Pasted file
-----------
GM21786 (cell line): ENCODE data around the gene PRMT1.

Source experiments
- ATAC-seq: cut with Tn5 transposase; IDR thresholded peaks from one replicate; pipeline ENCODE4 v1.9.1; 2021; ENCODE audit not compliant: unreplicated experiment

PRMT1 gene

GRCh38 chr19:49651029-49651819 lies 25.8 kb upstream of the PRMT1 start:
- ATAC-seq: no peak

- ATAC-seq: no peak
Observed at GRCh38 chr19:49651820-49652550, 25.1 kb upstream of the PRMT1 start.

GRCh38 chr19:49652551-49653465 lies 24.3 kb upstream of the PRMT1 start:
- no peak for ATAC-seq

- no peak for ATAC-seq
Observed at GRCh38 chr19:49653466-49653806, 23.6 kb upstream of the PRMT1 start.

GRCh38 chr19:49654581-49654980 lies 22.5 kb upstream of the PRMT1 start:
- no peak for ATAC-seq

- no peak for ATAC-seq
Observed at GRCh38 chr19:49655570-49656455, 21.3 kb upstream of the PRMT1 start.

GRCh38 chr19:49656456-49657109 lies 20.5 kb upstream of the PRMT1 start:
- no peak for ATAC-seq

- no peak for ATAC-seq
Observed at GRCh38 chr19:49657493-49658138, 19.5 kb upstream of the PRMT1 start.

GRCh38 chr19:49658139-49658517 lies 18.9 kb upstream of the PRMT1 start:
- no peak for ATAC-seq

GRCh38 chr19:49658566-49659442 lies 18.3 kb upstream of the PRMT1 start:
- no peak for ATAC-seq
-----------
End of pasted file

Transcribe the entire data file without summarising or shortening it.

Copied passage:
GM21786 (cell line): ENCODE data around the gene PRMT1.

Source experiments
- ATAC-seq: cut with Tn5 transposase; IDR thresholded peaks from one replicate; pipeline ENCODE4 v1.9.1; 2021; ENCODE audit not compliant: unreplicated experiment

PRMT1 gene

GRCh38 chr19:49651029-49651819 lies 25.8 kb upstream of the PRMT1 start:
- ATAC-seq: no peak

- ATAC-seq: no peak
Observed at GRCh38 chr19:49651820-49652550, 25.1 kb upstream of the PRMT1 start.

GRCh38 chr19:49652551-49653465 lies 24.3 kb upstream of the PRMT1 start:
- no peak for ATAC-seq

- no peak for ATAC-seq
Observed at GRCh38 chr19:49653466-49653806, 23.6 kb upstream of the PRMT1 start.

GRCh38 chr19:49654581-49654980 lies 22.5 kb upstream of the PRMT1 start:
- no peak for ATAC-seq

- no peak for ATAC-seq
Observed at GRCh38 chr19:49655570-49656455, 21.3 kb upstream of the PRMT1 start.

GRCh38 chr19:49656456-49657109 lies 20.5 kb upstream of the PRMT1 start:
- no peak for ATAC-seq

- no peak for ATAC-seq
Observed at GRCh38 chr19:49657493-49658138, 19.5 kb upstream of the PRMT1 start.

GRCh38 chr19:49658139-49658517 lies 18.9 kb upstream of the PRMT1 start:
- no peak for ATAC-seq

GRCh38 chr19:49658566-49659442 lies 18.3 kb upstream of the PRMT1 start:
- no peak for ATAC-seq